Seth Gordon’s Horrible Bosses is another one of those comedies that came out of nowhere and ended up being quite surprising thanks to the recent tradition of misleading trailers. The trailer for the film was only somewhat promising, not really showing much in the way of comedy and not raising my expectations a whole lot.
It turns out though that this was a good thing. Most trailers for comedies go way too far and end up spoiling all the best parts. The trailer for Horrible Bosses on the other hand, while it gives you a taste of what to expect, there’s much more where that came from.
The plot involves three everyday guys, Nick (Jason Bateman), Dale (Charlie Day), and Kurt (Jason Sudeikis), who all hate their jobs due to their bosses. Nick is annoyed by his boss Dave Harken (Kevin Spacey) not giving him a promotion he’s worked incredibly hard for. Dale is constantly sexually harassed by his boss Dr. Julia Harris (Jennifer Aniston) at the dentist’s office he works at. As for Kurt, his workplace has recently been taken over by Bobby (Colin Farrell), the son of the former owner (Donald Sutherland). The problem is that Bobby is extremely irresponsible and doesn’t care if the company gets run into the ground or not.
One night at a bar, the three men start to discuss hypothetically killing their bosses. It’s just talk at first but after the harassment continues, they decide to pull it off for real. In order to do this however, they decide they need to hire someone, which leads them to Dean (Jamie Foxx). Dean won’t actually commit the murders but he does offer them advice such as not leaving any trace behind and having them kill each others’ bosses. With Dean’s wise words in mind, Nick, Dale and Kurt go about trying to figure out the best way to put an end to their troubles once and for all.
Those of you who are big film fans will probably recognize the bit about having the main characters kill each others’ bosses as a direct reference to Hitchcock’s Strangers on a Train. It’s also directly referenced in two hilarious scenes by the characters, one of whom refers to it as “that Danny DeVito movie” (a joke that film buffs will get well before it’s explained), showing that this film is not above mocking the classics, though the plot could also be seen as a small homage to the master of suspense.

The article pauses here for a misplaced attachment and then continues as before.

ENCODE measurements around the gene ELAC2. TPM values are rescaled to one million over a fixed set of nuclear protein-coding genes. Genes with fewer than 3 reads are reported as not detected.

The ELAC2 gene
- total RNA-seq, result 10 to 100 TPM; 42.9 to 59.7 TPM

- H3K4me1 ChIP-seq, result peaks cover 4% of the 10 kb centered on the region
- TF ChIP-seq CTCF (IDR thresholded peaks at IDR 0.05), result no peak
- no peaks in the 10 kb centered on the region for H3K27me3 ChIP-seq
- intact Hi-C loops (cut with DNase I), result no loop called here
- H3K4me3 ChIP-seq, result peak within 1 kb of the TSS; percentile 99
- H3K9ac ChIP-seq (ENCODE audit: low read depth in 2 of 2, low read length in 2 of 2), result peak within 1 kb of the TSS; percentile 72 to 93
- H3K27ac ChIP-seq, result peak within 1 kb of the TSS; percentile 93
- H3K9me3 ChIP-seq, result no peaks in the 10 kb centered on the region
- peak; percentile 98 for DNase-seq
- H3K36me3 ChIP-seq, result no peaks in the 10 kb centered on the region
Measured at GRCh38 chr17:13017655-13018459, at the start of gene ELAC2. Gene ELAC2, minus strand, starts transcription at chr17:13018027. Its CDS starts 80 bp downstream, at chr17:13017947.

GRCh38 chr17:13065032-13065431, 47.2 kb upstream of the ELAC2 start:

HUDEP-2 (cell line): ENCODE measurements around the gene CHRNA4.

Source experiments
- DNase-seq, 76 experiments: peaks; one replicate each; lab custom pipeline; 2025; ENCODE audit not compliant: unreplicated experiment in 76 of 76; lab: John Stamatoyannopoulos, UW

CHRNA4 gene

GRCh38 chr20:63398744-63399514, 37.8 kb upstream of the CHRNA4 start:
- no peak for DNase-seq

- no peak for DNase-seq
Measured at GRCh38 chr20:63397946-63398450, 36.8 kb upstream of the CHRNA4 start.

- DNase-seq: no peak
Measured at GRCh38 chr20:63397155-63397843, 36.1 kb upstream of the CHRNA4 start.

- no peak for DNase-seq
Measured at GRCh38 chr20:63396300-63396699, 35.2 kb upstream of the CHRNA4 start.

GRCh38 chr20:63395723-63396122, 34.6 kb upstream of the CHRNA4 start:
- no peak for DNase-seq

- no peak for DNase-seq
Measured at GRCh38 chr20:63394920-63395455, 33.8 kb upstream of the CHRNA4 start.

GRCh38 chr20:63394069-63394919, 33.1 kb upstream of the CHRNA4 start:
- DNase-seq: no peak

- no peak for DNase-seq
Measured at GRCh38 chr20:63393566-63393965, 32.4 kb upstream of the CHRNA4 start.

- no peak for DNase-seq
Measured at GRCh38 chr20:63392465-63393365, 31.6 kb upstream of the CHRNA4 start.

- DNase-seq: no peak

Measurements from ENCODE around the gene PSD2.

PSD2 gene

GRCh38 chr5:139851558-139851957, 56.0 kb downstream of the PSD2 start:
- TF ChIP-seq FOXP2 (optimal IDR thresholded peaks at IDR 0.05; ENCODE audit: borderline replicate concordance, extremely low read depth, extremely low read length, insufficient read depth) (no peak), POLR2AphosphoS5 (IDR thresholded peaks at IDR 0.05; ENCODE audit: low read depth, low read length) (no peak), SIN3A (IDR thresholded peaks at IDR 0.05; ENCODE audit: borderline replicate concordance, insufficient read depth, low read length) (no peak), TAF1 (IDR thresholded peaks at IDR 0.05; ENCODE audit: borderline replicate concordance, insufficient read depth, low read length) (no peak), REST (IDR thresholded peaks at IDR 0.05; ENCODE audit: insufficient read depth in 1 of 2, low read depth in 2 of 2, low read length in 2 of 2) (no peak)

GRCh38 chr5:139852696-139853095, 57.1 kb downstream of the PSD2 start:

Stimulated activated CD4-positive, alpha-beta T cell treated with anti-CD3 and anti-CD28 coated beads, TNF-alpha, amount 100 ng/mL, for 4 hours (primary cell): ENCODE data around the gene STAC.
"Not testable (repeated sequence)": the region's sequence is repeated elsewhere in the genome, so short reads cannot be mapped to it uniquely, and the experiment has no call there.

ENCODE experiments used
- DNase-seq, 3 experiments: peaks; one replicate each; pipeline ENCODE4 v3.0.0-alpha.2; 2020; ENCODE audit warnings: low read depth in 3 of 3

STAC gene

One of the reasons that this film works so well is due to the level of comedy that the writers chose to use. Where many films nowadays will go for full-on raunchiness, Michael Markowitz, John Francis Daley, and Jonathan Goldstein opt to go for a blend of one-liners, sight gags, and only a touch of raunchiness. It results in the film being really funny instead of just being in bad taste, or simply unfunny, a la the Adam Sandler level of humor.
Other parts of the comedy that work well are the interesting situations that the story puts the characters in. We get to experience just how horrible their bosses are as we watch Nick, Dale and Kurt go through their normal work day trying their best to deal with their hellish bosses. Scenes like the boys seeking out Dean in the dark and dangerous bar or gathering intelligence on their bosses by staking out their homes are great springing points for a lot of the film’s humor. The premise really lends itself well to the comedy here and it’s pulled off very effectively.
A great cast, featuring two Oscar winners and several great comedians, was assembled for Horrible Bosses. Bateman, Day, and Sudeikis have great chemistry together and really make you feel for their situation. Sure, their plan is a little extreme, but it brings in a lot of laughs and works well as the film’s plot.
Spacey, Aniston, and Farrell do a wonderful job as well at playing complete jerks who seem to have no scruples with the way they are behaving toward their employees. While it would have been nice if Foxx had had a bigger role, he still gets his fair share of laughs.
The only somewhat bothersome issue that the film had was that the humor was a little lacking in the second half. The first half seemed like it was nonstop laughs, but when it came to the second half, the laughs were still there but they weren’t as frequent. The second half seemed more concerned with wrapping up the plot than with getting laughs, which is fine due to the interesting situations that the characters are put in, but it would have been even better if they had been able to keep a constant level of humor throughout.
With Horrible Bosses and Bad Teacher, that makes two decent comedies in a row, something that seems to happen very rarely nowadays. Most comedies of late (The Hangover Part II, Your Highness) merely seem to want to gross people out or just be as lewd as possible. It’s refreshing to see that some writers still like to turn an intriguing situation into one where laughs can flow naturally as opposed to attempting to force them out with extremely bad jokes. If only more comedy writers could see it this way.